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Visual Representations Of Linux File Systems

This is an interesting visualization techniques for software analysis. From the article:

Despite being a very important part of any operating system, file systems tend to get little attention. The first part is a detail analysis of one particular Linux Kernel tree and the second is a shorter one done over a large number of file systems from Linux Kernel 2.6.0 to 2.6.29. After that there is a small section that shows some aspects of the BSD family. After conclusions there is an appendix consisting of three things: the first one explains how the file systems for Linux were compiled, the second one shows timelines for the releases of Linux Kernel, FreeBSD, NetBSD and OpenBSD; the last is a detailed map of the external symbols of the kernel modules analyzed in the second section.

A Visual Expedition Inside the Linux File Systems

Increase Your VMware Virtual Hard Disk Size ( vmdk file )

I've Windows Vista installed as a guest under Ubuntu Linux using VMWARE Workstation 6.0. This is done for testing purpose and browsing a few site that only works with Internet Explorer. Since I only use it for testing I made 16GB for Vista and 5GB for CentOS and 5GB in size for FreeBSD guest operating systems. However, after some time I realized I'm running out of disk space under both CentOS and Vista. Adding a second hard drive under CentOS solved my problem as LVM was already in use. Unfortunately, I needed to double 32GB space without creating a new D: drive under Windows Vista. Here is a simple procedure to increase your Virtual machine's disk capacity by resizing vmware vmdk file.
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Linux Find Out If PCI Hardware Supported or Not In The Current Running Kernel

A typical question from my mailbag:

How do I find out if a given PCI hardware is supported of by the current CentOS / Debian / RHEL / Fedora Linux kernel?

You can easily find out find out if a given piece of PCI hardware such as RAID, network, sound, graphics card is supported or not by the current Linux kernel using the following utilities under any Linux distributions.
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OpenOffice.org Quick Introduction For New User

OpenOffice.org (OOo) is a freely available, full-featured office suite. OOo is both a software product and a community of volunteers that produces and supports the software. However, new users may get lost while finding help, support and productivity enhancing extensions. This blog post covers OOo new user orientation to to discover support, tutorials, community insights, templates, clip art, extensions, and blogs for OOo. From the post:

OpenOffice.org is organized differently than its main competitor. Hoping to entice business users to purchase support and services, Sun Microsystems (recently purchased by Oracle) gives away not just the OpenOffice.org free of charge, but also its source code (the blueprints) and a significant degree of control. OpenOffice.org is organized as a community under the leadership of Louis Suarez-Potts, the community manager employed by Sun Microsystems. Sun funds the infrastructure and most of the software engineers. The community provides additional software engineers, quality assurance experts, marketers, translators, template developers, trainers, help desk staff, and other important roles. Anyone may participate in the community.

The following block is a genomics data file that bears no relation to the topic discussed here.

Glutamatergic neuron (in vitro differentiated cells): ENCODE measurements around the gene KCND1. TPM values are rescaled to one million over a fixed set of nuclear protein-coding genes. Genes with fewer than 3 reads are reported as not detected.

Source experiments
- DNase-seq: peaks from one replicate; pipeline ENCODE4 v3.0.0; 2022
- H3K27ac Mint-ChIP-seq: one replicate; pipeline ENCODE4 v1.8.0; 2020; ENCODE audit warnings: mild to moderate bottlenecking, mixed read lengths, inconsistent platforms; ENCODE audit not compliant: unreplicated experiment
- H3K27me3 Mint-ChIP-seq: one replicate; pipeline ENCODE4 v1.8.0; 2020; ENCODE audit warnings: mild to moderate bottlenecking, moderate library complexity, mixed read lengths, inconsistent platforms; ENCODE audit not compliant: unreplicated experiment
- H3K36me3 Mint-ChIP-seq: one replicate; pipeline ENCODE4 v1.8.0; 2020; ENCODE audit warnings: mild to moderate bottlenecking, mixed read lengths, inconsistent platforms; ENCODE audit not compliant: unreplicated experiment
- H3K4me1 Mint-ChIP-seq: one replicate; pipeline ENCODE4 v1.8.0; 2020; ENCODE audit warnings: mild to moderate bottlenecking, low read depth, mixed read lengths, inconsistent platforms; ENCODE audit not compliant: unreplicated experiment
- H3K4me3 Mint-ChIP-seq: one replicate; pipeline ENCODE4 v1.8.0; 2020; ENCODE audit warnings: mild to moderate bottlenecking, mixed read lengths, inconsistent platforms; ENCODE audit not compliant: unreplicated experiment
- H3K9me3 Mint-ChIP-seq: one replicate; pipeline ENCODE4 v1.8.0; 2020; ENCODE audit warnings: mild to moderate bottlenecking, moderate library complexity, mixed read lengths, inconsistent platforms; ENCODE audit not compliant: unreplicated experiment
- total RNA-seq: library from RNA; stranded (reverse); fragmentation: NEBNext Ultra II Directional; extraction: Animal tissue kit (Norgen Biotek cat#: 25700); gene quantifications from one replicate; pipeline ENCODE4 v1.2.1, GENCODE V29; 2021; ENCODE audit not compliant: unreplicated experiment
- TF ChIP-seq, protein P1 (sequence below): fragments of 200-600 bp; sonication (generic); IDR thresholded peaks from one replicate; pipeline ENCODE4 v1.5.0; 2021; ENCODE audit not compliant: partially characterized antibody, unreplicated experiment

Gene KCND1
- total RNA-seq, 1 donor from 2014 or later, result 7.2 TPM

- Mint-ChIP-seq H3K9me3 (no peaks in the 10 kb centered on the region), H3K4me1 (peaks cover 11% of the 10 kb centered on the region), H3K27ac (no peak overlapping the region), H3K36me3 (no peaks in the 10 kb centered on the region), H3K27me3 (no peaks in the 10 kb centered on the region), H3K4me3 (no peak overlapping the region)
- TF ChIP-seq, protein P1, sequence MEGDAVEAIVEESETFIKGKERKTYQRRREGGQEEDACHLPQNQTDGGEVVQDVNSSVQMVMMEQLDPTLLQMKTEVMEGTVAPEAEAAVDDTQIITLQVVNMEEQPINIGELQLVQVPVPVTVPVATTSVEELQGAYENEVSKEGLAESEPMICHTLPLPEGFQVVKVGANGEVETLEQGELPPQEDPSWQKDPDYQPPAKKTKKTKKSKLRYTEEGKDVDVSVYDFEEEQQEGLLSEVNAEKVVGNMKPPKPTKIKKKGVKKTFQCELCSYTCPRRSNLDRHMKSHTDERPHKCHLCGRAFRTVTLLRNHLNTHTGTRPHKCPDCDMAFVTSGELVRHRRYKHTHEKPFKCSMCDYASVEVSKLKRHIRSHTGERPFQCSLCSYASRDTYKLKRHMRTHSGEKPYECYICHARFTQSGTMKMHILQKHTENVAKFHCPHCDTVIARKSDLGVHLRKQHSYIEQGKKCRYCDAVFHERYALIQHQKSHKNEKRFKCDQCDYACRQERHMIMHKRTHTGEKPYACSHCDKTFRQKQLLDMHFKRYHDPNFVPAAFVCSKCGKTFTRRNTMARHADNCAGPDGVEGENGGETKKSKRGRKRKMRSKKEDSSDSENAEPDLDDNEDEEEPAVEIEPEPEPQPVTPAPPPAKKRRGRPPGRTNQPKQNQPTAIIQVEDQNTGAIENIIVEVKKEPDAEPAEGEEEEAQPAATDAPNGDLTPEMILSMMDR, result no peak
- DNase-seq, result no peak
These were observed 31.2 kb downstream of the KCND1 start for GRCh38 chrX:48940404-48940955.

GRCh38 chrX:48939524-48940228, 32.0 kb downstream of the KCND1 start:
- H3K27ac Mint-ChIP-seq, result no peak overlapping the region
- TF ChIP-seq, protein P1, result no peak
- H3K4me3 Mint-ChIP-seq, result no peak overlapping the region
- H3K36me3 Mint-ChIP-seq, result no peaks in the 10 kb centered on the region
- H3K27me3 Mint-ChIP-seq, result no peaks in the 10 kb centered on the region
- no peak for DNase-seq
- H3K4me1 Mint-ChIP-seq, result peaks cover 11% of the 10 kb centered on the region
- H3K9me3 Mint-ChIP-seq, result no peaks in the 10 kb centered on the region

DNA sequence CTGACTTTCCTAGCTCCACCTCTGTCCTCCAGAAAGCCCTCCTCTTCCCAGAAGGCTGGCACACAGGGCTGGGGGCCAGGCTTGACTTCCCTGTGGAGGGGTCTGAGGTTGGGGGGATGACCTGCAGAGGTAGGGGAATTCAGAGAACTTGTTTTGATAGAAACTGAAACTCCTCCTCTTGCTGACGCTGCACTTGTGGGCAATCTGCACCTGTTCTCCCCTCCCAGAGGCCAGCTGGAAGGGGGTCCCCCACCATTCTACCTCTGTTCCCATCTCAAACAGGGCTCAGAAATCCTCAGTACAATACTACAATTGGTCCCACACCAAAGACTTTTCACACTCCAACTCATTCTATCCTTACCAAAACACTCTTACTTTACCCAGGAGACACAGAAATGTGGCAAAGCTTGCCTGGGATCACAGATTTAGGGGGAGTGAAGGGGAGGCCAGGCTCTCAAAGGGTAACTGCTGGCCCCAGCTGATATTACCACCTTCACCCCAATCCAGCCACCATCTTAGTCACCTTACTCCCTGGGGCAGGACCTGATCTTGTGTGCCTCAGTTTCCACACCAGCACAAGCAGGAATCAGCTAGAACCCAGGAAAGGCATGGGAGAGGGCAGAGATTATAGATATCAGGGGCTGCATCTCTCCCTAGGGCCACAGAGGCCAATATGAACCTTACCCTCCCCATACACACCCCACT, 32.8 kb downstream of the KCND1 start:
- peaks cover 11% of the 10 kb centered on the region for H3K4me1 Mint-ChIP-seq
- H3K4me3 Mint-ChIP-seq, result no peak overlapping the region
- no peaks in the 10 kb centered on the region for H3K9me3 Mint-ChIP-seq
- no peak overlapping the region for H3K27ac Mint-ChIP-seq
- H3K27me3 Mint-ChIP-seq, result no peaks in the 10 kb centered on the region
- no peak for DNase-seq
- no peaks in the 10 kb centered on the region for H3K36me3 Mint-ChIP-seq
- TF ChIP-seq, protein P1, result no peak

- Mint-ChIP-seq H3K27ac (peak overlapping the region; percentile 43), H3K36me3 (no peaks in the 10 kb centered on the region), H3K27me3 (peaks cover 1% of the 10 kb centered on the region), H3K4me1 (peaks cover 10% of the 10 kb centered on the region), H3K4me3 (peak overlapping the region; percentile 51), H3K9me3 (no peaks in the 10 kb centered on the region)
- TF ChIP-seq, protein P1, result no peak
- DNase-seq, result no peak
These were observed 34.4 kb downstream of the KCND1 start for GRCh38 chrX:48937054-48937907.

=> OpenOffice.org New User Orientation

Linux x86_64: Detecting Hardware Errors

The Blue Screen of Death (BSoD) is used by Microsoft Windows, after encountering a critical system error. Linux / UNIX like operating system may get a kernel panic. It is just like BSoD. The BSoD and a kernel panic generated using a Machine Check Exception (MCE). MCE is nothing but feature of AMD / Intel 64 bit systems which is used to detect an unrecoverable hardware problem. MCE can detect:

  • Communication error between CPU and motherboard.
  • Memory error - ECC problems.
  • CPU cache errors and so on.

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ss: Display Linux TCP / UDP Network and Socket Information

The ss command is used to show socket statistics. It can display stats for PACKET sockets, TCP sockets, UDP sockets, DCCP sockets, RAW sockets, Unix domain sockets, and more. It allows showing information similar to netstat command. It can display more TCP and state information than other tools. It is a new, incredibly useful and faster (as compare to netstat) tool for tracking TCP connections and sockets. SS can provide information about:

  • All TCP sockets.
  • All UDP sockets.
  • All established ssh / ftp / http / https connections.
  • All local processes connected to X server.
  • Filtering by state (such as connected, synchronized, SYN-RECV, SYN-SENT,TIME-WAIT), addresses and ports.
  • All the tcp sockets in state FIN-WAIT-1 and much more.

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Lighttpd mod_rrdtool: Monitor The Load, Requests Per Seconds and Traffic

The round-robin database tool aims to handle time-series data like network bandwidth, temperatures, CPU load etc. The data gets stored in round-robin database so that system storage footprint remains constant over time. Lighttpd comes with mod_rrdtool to monitor the server load and other details. This is useful for debugging and tuning lighttpd / fastcgi server performance.
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